Average number of online purchases by Australians up 46.2% over past two years, with monthly value of average purchases climbing 5.8% to AU$218, finds university study; three in 10 Australians shop online at least once a week

December 30, 2013 () – The average number of online purchases by Australians grew 46.2 per cent over the past two years, while the monthly value of average purchases grew by 5.8 per cent to $218, according to the study by Swinburne University of Technology and the ARC Centre of Excellence for Creative Industries and Innovations, which looked at online purchasing habits between 2007 and 2013.

"After an apparent plateau between 2009 and 2011, our latest survey confirms that online shopping by Australian consumers grew strongly again between 2011 and 2013," said Swinburne's Scott Ewing.

The continued surge in internet shopping comes as little surprise to department store Myer, whose website collapsed on Boxing Day, apparently unable to cope with the surge in bargain-hunting traffic. The Myer website remained offline yesterday as the company said it was still facing significant issues and did not want to reopen it to trade until it was confident the problems were fully resolved.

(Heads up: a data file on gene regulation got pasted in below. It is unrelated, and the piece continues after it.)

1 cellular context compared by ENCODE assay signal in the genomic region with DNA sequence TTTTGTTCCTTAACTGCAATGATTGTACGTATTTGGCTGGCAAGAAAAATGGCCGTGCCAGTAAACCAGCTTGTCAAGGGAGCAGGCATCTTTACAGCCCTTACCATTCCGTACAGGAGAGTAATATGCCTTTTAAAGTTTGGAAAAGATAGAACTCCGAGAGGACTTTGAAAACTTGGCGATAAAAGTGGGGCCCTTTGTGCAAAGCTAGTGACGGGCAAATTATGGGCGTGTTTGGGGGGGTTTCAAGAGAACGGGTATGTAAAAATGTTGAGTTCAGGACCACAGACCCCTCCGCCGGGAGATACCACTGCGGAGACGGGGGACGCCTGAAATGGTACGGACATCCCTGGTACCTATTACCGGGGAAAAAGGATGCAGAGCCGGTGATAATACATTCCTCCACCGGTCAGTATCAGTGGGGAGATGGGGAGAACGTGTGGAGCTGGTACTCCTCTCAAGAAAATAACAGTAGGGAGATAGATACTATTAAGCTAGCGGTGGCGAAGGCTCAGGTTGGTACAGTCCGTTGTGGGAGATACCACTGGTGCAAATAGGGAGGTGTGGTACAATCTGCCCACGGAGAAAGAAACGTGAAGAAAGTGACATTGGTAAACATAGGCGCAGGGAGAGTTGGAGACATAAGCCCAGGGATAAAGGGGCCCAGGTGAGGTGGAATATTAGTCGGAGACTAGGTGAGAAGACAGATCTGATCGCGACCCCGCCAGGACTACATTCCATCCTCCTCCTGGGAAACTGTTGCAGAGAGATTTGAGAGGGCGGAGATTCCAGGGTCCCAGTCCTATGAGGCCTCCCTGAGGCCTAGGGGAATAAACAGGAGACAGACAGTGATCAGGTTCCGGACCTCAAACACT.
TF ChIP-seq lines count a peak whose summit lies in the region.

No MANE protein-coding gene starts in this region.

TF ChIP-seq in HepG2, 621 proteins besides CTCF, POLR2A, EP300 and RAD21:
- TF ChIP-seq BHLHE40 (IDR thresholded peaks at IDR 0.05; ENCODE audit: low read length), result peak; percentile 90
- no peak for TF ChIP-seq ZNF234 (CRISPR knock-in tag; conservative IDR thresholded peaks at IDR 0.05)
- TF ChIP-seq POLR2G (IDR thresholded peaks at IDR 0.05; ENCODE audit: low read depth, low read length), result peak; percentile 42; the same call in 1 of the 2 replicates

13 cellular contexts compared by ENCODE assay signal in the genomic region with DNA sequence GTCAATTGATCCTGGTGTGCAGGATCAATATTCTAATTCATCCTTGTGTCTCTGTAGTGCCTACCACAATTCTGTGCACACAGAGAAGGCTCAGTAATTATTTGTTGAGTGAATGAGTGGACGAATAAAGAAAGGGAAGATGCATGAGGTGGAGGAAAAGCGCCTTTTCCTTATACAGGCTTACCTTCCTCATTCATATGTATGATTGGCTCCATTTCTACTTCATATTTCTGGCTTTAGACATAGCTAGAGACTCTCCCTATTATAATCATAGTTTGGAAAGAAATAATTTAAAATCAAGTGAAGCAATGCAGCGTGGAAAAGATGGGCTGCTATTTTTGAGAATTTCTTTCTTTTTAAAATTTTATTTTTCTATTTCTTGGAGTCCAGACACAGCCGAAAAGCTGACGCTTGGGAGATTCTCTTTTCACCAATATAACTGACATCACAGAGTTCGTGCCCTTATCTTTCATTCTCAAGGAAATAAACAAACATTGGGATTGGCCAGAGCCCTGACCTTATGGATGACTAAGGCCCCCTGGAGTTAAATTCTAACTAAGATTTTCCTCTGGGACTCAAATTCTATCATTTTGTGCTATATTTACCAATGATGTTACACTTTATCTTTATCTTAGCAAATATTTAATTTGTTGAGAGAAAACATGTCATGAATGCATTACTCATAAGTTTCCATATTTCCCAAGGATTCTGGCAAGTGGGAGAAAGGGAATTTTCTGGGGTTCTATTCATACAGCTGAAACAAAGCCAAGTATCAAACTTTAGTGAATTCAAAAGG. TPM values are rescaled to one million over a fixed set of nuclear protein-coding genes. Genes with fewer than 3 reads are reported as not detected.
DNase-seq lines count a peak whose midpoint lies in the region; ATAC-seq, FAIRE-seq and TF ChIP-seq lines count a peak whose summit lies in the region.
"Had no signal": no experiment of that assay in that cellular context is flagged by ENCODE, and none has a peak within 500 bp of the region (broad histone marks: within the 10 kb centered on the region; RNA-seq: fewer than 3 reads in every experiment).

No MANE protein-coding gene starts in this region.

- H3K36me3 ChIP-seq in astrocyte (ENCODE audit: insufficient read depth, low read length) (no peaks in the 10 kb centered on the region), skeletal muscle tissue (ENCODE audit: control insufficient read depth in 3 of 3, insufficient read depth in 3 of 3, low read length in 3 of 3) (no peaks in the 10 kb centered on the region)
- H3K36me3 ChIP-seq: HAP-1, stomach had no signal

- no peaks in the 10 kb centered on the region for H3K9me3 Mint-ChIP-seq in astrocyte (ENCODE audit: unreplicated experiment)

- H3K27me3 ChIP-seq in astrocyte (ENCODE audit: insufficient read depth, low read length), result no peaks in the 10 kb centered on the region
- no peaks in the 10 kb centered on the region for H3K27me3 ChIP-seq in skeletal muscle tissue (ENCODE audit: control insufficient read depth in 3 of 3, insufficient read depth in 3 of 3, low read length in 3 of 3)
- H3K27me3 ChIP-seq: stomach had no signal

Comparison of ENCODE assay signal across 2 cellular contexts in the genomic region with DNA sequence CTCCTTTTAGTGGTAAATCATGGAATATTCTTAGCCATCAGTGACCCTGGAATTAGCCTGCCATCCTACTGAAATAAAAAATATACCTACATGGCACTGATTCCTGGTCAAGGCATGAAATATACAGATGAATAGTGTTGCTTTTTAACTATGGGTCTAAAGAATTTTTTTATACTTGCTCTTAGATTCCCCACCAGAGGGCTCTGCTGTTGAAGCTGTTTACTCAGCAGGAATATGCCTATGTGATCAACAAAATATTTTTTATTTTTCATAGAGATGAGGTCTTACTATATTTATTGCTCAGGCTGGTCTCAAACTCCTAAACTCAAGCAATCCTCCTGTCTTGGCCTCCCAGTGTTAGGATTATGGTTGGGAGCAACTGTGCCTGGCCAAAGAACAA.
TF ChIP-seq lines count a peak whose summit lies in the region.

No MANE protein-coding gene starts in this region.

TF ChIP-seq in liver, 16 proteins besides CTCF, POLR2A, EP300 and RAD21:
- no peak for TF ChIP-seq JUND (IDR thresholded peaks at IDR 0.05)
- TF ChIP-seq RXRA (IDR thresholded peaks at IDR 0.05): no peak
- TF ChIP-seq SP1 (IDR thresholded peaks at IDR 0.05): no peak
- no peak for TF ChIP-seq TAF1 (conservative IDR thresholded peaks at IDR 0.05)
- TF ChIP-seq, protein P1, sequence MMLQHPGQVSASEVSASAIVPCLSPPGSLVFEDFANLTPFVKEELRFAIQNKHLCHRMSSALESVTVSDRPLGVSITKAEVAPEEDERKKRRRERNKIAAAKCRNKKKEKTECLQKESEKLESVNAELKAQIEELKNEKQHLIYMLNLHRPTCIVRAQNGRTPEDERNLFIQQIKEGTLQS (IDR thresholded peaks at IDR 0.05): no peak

Contrary to the trend in other areas of retail, the survey of 1000 Australians aged 18 or over found men spent more online, averaging $229 a month, while women on average spent $204.

The proportion of Australians now shopping online at least once a week was three in 10, compared with two in 10 New Zealanders and one in 10 Swiss people. "The good news for Australian businesses is that local retailers are maintaining their share of this growth as Australian consumers maintain their strong preference for shopping with domestically based websites," Dr Ewing said.

Figures from the NAB Online Retail Sales Index this month showed domestic retailers controlled the largest share of Australian online sales, at about 73 per cent of the market.

NAB also reported a slowdown in sales to offshore websites, which NAB suggested may be due to the impact of the sliding dollar.

Investors are also watching to see what impact a proposed reduction in the GST-free threshold for purchases made from foreign websites, currently tax-free up to $1000, will have.

The study also showed continued growth in the number of Australians using the internet for financial transactions, with 72 per cent now using it to pay bills, up from 43 per cent in 2007; 73 per cent to make travel bookings, up from 49 per cent; and 65 per cent buying event tickets online, up from 36 per cent.
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